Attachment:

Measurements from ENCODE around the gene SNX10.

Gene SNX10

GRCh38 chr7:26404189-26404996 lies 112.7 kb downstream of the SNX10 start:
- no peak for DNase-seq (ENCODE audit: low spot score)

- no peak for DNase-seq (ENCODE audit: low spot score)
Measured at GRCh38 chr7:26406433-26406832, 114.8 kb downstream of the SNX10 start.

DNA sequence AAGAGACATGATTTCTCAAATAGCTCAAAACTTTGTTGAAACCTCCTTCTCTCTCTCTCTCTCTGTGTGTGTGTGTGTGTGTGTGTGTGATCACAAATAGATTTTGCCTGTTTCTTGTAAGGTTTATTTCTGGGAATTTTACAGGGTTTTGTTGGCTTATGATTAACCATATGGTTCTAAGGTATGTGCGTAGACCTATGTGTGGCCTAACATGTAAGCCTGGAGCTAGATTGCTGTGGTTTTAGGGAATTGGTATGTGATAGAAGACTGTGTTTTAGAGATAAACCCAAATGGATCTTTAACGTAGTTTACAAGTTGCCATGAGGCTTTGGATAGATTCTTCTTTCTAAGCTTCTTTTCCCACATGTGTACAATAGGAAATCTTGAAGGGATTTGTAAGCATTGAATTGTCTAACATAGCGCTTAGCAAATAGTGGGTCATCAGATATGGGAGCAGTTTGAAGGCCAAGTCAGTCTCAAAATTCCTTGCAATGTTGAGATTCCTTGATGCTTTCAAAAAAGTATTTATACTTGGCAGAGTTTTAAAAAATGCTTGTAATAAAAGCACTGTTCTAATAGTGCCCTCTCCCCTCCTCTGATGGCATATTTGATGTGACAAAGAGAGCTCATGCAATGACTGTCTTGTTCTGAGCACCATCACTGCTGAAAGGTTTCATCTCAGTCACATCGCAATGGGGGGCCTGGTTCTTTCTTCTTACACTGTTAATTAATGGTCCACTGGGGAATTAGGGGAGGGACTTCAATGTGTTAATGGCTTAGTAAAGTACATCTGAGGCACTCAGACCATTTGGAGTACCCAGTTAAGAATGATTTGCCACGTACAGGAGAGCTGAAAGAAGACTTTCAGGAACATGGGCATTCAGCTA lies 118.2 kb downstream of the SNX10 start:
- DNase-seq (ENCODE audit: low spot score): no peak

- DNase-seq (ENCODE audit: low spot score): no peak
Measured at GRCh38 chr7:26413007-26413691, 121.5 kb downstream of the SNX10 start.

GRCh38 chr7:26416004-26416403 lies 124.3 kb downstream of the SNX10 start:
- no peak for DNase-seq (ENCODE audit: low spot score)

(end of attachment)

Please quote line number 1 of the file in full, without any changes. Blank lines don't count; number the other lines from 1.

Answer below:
Measurements from ENCODE around the gene SNX10.